With that kind of information, local businesses can better understand markets and how to proceed, whether that means adjusting service offerings, siting new locations or improving direct marketing initiatives. "GIS helps convey information that would otherwise be difficult to convey," Tucker says. "You show someone a map of their city and you say, 'Your ideal client lives here, and there are this many of them, and this is what they like to do,' and it gives the clients a new way of looking at the market beyond bullet points."

Tucker has found that the information she provides has benefited business owners. With market intelligence, many have learned how they can survive the recession by identifying a niche where they can stand out or finding new markets to enter. "I think it's really handy for clients to visually see where pockets of expenditures are or where pockets of certain populations are," Tucker says. "You can tell them, 'These types of people tend to buy a particular service,' but until they see it on a map, I don't think it's real to them. Once they can visualize it, it makes it real."

A Sunny Outlook

Florida Gov. Charlie Crist has advocated using an economic gardening approach as part of his economic stimulus plan. The resulting Economic Gardening Technical Assistance Pilot Program gave rise to the Florida Economic Gardening Institute, which launched GrowFL earlier this year. The statewide GrowFL program is modeled on Littleton's program, and Gibbons is a key player on the jump-start team, which consists of key consultants who advise company leaders.

GrowFL works with local governments and the Edward Lowe Foundation to identify stage 2 companies with growth potential and contacts them to offer its services. As of mid-March 2010, the group had consulted with more than 40 businesses and 100 more are in the pipeline with a year-end goal of 300.

Director of the institute, Tom O'Neal, reports that clients are already reaping rewards from the program, including increased hiring. GIS is part of the success. "It certainly helps people understand where their customers are and how to get to them better," he says.

Wayne Kocina, founder of GeoWize, is part of the jump-start team and provides the GIS services. He has consulted with a variety of clients across business sectors.

In one case, a manufacturing company that delivers products throughout the United States and installs equipment within a 150-mile radius of its plant wanted to increase productivity and customer base. It had reached an impasse because it needed a new facility but did not have the capital to build it. Kocina proposed finding companies with similar operations in a strategic location that would be good candidates for a buyout. After analyzing trade areas and customer profiles, the business owner identified the ideal place. "GIS is important because it can help business owners choose a location that will be successful," Kocina says.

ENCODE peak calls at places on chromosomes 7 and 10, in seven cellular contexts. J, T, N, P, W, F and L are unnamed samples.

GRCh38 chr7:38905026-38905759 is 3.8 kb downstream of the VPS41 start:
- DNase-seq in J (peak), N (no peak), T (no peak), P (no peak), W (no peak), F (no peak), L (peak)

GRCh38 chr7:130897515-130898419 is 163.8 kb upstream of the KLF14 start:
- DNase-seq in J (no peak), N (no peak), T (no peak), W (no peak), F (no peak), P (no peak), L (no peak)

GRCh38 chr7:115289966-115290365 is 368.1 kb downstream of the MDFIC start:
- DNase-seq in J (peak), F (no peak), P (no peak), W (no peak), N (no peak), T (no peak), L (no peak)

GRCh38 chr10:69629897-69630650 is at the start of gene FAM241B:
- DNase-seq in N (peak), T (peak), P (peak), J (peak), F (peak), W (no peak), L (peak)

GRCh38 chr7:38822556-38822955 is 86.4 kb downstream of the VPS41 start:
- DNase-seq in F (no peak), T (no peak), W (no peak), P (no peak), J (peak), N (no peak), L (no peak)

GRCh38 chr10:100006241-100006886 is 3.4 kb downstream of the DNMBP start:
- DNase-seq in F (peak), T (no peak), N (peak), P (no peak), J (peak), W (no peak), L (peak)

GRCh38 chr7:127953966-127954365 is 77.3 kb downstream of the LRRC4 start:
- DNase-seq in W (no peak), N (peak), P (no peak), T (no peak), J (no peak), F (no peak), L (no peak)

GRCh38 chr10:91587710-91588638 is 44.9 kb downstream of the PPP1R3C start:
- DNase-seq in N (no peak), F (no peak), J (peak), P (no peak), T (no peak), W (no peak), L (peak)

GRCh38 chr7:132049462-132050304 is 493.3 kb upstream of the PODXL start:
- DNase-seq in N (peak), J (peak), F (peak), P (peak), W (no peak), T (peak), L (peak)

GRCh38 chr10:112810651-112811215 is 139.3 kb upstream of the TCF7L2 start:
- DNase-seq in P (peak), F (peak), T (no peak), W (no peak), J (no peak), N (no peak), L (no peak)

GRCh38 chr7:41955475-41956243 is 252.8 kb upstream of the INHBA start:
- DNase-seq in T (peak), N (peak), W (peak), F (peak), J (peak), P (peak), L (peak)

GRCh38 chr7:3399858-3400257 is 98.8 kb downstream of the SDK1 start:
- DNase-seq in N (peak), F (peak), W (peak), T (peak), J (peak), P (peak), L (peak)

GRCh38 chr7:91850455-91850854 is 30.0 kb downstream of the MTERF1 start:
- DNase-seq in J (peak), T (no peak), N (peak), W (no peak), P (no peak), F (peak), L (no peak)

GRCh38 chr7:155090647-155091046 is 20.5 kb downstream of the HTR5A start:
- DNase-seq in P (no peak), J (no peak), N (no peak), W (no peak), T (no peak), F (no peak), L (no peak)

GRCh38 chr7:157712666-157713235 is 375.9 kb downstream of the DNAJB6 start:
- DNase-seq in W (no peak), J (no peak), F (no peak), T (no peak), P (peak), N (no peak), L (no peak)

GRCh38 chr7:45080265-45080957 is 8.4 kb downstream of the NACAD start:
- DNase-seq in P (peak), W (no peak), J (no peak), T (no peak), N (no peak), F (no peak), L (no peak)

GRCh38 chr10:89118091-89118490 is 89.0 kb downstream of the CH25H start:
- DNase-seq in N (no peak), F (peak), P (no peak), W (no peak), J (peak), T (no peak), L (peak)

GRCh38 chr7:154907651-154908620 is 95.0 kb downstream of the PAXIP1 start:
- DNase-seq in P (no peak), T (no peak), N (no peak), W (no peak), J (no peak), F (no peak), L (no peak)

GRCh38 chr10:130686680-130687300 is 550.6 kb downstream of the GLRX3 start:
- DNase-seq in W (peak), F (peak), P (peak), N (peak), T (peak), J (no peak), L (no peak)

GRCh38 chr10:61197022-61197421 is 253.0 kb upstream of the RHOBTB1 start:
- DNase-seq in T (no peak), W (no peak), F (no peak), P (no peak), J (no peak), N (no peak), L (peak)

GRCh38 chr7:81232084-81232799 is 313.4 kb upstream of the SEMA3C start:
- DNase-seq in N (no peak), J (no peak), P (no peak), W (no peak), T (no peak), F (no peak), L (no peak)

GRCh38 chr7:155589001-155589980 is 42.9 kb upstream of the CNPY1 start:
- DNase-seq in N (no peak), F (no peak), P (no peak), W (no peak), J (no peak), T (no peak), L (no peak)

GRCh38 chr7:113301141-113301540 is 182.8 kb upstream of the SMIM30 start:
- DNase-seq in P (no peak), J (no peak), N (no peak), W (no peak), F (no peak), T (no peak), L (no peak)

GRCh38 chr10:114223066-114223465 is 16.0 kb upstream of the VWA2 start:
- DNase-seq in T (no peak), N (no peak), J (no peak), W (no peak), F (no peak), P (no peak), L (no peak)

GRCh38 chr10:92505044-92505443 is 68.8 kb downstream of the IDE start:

Creating a New Identity

Economic gardening brings the resources large companies often have in-house to small companies with unrealized potential. Empowered with intelligence, companies are finding new ways to thrive, and the benefits spill out into communities.

Gibbons reports that in the past 20 years, Littleton's job base has grown from 15,000 to 30,000, and the tax base increased from $6 million to $21 million, while the population grew only 23 percent. He points to the amenities in Littleton that are possible because of its economic health, including open spaces, trails and parks. To achieve long-term success, he says, requires more than just having economic gardening researchers and analysts on staff. It requires an environment that promotes entrepreneurship.

"I always say this is a lifestyle change. It's not a fad diet," Gibbons says. "If you want to lose 10 pounds in two weeks, that's not us. But, if you want to change the way your community operates over a lifetime and you want to create a different kind of community as we come through this recession, that's what economic gardening is."

Emily Vines is a government industry writer for Redlands, Calif.-based ESRI.

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Chris Gibbons

Littleton, Colo.
Business/Industry Affairs Department

An economic gardening high point: "Finishing in the semi-finals of the Harvard Innovation awards back in the 1990s. It was early in our project, but that was the first time we realized we were on to something."

Andrea McRobbie Tucker

Loveland, Colo.
Economic Gardening Program

Best part of economic gardening: "Seeing local companies realize their potential is priceless. I've been able to provide research to a couple of local companies that were primed for growth. They used my resources to expand to new locations, increase the number of employees and bring complementary businesses into the area with their growth."

Tom O'Neal

Florida Economic Gardening Institute
University of Central Florida

Most memorable economic gardening moment: "When one of the CEOs told a legislative committee at the state's capital that she keeps the report generated for her by the economic gardening team with her at all times, and thanked the committee for helping her existing and expanding Florida company."

Kelly Peters

Rocky Mountain Innovation Initiative

Rewards of economic gardening: "My largest pride comes from getting two cities' economic gardening programs off of the ground. A close second is the concept of using our master's business librarians from the community colleges, universities and local libraries to visit businesses to assist them. This was a large paradigm shift for the library system to overcome and embrace."